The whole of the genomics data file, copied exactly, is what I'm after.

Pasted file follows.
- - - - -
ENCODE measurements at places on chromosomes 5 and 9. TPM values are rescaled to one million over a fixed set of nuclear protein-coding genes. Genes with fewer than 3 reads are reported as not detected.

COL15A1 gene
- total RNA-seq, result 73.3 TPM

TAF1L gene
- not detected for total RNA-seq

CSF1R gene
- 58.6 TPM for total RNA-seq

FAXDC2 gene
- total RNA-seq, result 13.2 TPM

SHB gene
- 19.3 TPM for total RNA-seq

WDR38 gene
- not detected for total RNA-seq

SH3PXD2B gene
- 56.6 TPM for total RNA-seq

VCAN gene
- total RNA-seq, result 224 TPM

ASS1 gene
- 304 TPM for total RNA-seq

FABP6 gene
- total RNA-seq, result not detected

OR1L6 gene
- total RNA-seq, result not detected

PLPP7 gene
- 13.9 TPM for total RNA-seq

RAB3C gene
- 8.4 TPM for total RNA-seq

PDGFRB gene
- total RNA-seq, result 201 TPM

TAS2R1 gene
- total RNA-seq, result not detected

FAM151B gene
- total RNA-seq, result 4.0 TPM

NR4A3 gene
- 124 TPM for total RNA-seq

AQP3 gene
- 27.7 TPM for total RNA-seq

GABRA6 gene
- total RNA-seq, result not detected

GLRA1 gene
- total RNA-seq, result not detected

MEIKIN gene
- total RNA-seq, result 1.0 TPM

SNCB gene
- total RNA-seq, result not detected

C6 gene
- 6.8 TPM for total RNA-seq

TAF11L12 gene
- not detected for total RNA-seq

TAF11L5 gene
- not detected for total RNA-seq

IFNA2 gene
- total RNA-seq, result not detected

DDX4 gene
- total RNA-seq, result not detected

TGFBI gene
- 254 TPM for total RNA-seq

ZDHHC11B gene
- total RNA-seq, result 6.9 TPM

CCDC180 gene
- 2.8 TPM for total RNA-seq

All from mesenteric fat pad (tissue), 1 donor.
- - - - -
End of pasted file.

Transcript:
ENCODE measurements at places on chromosomes 5 and 9. TPM values are rescaled to one million over a fixed set of nuclear protein-coding genes. Genes with fewer than 3 reads are reported as not detected.

COL15A1 gene
- total RNA-seq, result 73.3 TPM

TAF1L gene
- not detected for total RNA-seq

CSF1R gene
- 58.6 TPM for total RNA-seq

FAXDC2 gene
- total RNA-seq, result 13.2 TPM

SHB gene
- 19.3 TPM for total RNA-seq

WDR38 gene
- not detected for total RNA-seq

SH3PXD2B gene
- 56.6 TPM for total RNA-seq

VCAN gene
- total RNA-seq, result 224 TPM

ASS1 gene
- 304 TPM for total RNA-seq

FABP6 gene
- total RNA-seq, result not detected

OR1L6 gene
- total RNA-seq, result not detected

PLPP7 gene
- 13.9 TPM for total RNA-seq

RAB3C gene
- 8.4 TPM for total RNA-seq

PDGFRB gene
- total RNA-seq, result 201 TPM

TAS2R1 gene
- total RNA-seq, result not detected

FAM151B gene
- total RNA-seq, result 4.0 TPM

NR4A3 gene
- 124 TPM for total RNA-seq

AQP3 gene
- 27.7 TPM for total RNA-seq

GABRA6 gene
- total RNA-seq, result not detected

GLRA1 gene
- total RNA-seq, result not detected

MEIKIN gene
- total RNA-seq, result 1.0 TPM

SNCB gene
- total RNA-seq, result not detected

C6 gene
- 6.8 TPM for total RNA-seq

TAF11L12 gene
- not detected for total RNA-seq

TAF11L5 gene
- not detected for total RNA-seq

IFNA2 gene
- total RNA-seq, result not detected

DDX4 gene
- total RNA-seq, result not detected

TGFBI gene
- 254 TPM for total RNA-seq

ZDHHC11B gene
- total RNA-seq, result 6.9 TPM

CCDC180 gene
- 2.8 TPM for total RNA-seq

All from mesenteric fat pad (tissue), 1 donor.